Nick Bryan Dot Com

Five ways my book plans collapse upon contact with the real world - A Metaphorical Disaster Movie

At this stage, I've written a lot of novels, and started even more than that. Every single one started with a plan of some form - sometimes a couple of ideas scribbled on a pad, other times thousands of words of ideas, followed by a chapter-by-chapter outline and then individual scene breakdowns within those chapters.

But either way, the plans always come a little unstuck when exposed to the writing process. As I've been doing a lot of first drafting lately, so spending a heaping helping of my time dealing with plans not corresponding to prose.

So, to inform and reassure anyone in a similar place, I've broken my Plan Vs Reality problems into an internet-friendly Buzzfeed-style five-point list. Yes, only a thin membrane separates some of these feelings, but I've spent enough time staring at my plans in despair to know they're all distinct. If you've experienced all five of these, you can award yourself a prize when you reach the bottom!

1) "This bit read a lot better in bullet points!"

"It seemed a good idea at the time!"
BRAIN: "Look, y'know, this scene sounded amazing in my head and even survived the transfer to the planning stage as I wasn't thinking about the nitty-gritty too hard, but bloody hell, as I try to actually make my characters do it, I feel like I'm trying to shove them in to an ampersand-shaped iron maiden."

RETORT: Much to the relief of my tender ego, this one happens a lot less as I grow older, accruing more feedback and more experience. Generally, by the time I've written broad notes and narrowed them down into a plan, I've eliminated most of the utter gibberish.

However, still mega-disheartening when it appears, especially because it often hits on a really macro level. It's rarely just a scene or a paragraph that withers on contact with the outdoors, it's the whole damn ending or an entire character subplot.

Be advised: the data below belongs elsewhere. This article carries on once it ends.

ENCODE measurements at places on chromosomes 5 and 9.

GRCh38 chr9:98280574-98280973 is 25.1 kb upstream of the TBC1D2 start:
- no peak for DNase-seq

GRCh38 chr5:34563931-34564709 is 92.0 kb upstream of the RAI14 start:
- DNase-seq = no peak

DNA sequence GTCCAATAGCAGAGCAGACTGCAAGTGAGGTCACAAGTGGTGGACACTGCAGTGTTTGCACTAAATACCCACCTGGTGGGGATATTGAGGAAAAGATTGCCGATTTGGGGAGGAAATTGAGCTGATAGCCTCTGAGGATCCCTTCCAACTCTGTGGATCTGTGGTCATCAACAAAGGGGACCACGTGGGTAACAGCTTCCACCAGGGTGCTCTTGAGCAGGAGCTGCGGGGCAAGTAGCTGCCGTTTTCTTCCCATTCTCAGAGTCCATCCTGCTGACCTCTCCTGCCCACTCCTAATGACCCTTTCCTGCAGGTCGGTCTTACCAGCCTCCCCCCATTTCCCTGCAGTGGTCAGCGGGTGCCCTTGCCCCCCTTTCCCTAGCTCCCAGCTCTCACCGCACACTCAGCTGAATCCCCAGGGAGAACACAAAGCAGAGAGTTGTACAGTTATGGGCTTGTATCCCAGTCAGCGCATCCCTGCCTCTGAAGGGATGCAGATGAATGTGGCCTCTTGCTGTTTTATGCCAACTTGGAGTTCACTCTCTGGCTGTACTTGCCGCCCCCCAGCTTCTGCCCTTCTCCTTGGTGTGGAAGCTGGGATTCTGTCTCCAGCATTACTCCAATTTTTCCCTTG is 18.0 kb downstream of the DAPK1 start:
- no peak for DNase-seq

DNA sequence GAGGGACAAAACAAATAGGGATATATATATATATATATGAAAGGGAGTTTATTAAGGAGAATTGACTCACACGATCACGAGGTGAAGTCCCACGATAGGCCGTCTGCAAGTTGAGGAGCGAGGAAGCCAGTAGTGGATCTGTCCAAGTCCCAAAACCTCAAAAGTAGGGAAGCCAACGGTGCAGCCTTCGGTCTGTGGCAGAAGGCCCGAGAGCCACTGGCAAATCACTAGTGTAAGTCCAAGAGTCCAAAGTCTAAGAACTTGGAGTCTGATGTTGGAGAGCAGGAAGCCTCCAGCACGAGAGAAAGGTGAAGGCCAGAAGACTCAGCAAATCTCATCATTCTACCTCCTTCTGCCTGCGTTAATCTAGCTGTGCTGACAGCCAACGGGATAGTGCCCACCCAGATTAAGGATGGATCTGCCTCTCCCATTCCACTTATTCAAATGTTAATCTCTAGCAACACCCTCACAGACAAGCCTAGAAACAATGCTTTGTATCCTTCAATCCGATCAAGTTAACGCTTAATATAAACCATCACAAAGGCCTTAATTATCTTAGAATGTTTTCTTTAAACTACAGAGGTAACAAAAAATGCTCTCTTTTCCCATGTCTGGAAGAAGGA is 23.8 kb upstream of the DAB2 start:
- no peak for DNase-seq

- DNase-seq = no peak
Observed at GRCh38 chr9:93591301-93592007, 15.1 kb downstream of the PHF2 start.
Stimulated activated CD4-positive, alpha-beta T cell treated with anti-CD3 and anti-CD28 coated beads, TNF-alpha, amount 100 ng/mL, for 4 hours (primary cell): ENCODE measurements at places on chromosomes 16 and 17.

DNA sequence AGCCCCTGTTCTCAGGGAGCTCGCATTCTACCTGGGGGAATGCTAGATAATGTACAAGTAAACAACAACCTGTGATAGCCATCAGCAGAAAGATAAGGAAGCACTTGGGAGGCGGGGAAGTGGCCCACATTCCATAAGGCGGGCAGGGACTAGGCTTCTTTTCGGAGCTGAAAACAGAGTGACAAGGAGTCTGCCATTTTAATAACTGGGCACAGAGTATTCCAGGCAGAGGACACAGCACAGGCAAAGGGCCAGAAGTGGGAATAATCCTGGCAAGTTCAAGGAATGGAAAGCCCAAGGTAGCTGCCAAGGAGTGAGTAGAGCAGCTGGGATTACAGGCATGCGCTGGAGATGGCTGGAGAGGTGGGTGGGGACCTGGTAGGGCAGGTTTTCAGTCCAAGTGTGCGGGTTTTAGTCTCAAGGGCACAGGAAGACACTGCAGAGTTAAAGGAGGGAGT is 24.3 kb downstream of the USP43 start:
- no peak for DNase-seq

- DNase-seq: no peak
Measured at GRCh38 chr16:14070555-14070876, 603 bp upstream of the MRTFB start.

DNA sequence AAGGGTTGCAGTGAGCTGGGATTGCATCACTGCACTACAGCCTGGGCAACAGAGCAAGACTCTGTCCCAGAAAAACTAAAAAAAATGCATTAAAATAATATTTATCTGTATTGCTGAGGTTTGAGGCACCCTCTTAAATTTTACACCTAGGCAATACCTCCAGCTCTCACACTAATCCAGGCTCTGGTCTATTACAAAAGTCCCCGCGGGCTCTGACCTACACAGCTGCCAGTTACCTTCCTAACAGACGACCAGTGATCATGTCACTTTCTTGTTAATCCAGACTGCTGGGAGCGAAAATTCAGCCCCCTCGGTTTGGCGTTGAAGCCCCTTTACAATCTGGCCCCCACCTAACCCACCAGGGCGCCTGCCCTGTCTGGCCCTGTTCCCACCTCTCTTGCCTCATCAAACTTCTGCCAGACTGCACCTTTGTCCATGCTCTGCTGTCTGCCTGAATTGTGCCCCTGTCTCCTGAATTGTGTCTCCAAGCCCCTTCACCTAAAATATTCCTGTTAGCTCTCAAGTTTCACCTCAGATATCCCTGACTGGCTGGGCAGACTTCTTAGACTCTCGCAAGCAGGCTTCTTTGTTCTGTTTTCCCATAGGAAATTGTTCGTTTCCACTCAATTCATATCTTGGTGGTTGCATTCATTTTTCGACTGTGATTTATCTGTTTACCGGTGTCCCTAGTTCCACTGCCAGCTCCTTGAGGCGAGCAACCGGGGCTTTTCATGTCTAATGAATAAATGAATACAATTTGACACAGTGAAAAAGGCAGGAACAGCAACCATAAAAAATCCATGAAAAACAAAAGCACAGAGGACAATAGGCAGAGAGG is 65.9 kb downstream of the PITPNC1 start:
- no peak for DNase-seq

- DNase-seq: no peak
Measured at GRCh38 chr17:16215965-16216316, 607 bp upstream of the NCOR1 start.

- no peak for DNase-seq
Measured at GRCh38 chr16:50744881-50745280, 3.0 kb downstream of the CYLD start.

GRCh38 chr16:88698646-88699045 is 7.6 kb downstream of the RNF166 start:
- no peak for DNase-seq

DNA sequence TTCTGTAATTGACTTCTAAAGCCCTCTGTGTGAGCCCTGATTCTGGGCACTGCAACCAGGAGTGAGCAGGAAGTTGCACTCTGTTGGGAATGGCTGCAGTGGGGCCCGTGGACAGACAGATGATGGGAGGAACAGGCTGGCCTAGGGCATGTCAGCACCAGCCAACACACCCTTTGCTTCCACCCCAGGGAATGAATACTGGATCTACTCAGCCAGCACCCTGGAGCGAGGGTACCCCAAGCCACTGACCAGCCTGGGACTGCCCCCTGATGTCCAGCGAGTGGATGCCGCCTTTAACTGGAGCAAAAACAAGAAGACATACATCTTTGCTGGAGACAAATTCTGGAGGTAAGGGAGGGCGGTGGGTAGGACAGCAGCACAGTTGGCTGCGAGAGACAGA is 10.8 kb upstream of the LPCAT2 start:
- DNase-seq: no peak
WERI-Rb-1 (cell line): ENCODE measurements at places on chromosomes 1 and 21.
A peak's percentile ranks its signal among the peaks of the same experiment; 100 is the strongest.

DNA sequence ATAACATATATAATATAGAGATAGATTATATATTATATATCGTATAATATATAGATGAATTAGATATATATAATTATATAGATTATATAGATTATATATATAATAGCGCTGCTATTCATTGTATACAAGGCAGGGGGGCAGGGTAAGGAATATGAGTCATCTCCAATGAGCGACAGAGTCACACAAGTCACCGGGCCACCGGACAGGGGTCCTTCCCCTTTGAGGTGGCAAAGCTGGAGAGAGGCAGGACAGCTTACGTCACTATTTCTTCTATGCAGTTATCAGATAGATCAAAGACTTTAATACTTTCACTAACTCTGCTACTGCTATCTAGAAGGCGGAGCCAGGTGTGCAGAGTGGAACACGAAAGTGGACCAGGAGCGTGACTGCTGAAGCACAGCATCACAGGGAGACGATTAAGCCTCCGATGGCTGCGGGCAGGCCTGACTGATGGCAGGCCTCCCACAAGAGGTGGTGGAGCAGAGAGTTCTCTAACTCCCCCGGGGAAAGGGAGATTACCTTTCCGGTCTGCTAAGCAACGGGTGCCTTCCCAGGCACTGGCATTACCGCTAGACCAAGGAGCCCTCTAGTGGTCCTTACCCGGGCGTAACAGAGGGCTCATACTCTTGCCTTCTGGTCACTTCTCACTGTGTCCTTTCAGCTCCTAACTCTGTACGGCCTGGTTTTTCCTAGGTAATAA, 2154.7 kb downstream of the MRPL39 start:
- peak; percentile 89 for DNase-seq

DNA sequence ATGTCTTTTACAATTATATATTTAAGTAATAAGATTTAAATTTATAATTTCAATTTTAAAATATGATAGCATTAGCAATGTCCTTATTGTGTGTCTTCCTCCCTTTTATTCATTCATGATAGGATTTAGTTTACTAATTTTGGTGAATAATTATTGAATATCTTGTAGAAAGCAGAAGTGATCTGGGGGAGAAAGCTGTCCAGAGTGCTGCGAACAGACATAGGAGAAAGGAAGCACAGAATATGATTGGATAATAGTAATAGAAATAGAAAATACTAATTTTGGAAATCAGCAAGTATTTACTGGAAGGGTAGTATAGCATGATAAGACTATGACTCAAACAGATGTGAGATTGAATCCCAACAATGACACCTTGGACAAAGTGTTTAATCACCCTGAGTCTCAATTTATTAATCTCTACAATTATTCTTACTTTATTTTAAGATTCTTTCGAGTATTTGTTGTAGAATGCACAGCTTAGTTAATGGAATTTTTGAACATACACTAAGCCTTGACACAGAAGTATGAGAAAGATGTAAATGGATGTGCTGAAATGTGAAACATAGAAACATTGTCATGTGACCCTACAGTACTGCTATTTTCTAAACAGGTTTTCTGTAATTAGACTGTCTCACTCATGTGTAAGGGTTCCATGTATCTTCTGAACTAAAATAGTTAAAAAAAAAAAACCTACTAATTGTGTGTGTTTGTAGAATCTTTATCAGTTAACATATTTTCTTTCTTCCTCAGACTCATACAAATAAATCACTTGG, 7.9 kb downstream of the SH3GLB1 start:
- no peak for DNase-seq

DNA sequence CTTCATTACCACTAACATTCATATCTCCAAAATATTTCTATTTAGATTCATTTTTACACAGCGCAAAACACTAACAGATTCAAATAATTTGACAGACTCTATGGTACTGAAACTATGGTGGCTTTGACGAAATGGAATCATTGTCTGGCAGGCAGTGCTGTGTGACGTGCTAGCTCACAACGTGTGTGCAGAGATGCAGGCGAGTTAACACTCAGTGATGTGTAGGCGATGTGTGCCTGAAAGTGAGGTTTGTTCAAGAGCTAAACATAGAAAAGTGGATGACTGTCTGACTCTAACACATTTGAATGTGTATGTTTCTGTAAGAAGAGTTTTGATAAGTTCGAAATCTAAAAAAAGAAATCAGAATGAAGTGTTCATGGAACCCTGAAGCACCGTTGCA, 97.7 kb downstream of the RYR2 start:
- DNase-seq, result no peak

Like, you were totally gonna write seventeen chapters from the perspective of Rufus The Hot Ice Cream Man but the material just isn't there. It's incredibly annoying, but rest assured, you'll feel happier for having noticed now than after writing an entire first draft.

Although, yes, that can happen and it's a complete arsewrench.

2) "This is an amazing twist!"

IMPULSE: "Wow, y'know what would be amazing at this point? If he discovered his mother was a hamster! Because people won't see it coming and it kinda-sorta flows into the rest of my plot and ramps up the tension, even though it does also ruin the next few scenes by disrupting almost everything I was gonna do, since all the characters will probably have to react to Bob being suddenly half-rodent..."

CONTROL: Less depressing than the last one, because at least you feel like you're improving the story rather than tearing parts away, leaving only frayed edges stained by your tears. However, it still requires a degree of control and interrogation.

After all, many creative types (me included) get massive self-targeted erections when a killer plot twist comes to us mid-writing. We can smug-tweet about it and set about enacting a huge reveal and exploring the exciting ramifications.

And all that is awesome and has often improved my stuff - the sense of excitement and spontaneity travels from your fingers to the words. However, do make sure you still know where you're going, otherwise you can veer into...

3) "I can't get there from here!"

"Can't Get There From Here" is a good song by REM.
CARROT: "I... I just can't get to the end. I mean, I know what it theoretically is and I still like that idea but I just can't... I don't know, it's been hidden behind spontaneous plot additions and mountains and that total eclipse..."

STICK: So the next transition just won't come. You've written yourself into a corner, then built walls around that corner, locked the door and only now wondered about what happens when you next need the loo. You still want that ending, but (possibly thanks to the previous step or perhaps just general drift or oversights in your plan), it won't work. It's not that it's bad, it's just unavailable. Like your celebrity crush or becoming an astronaut.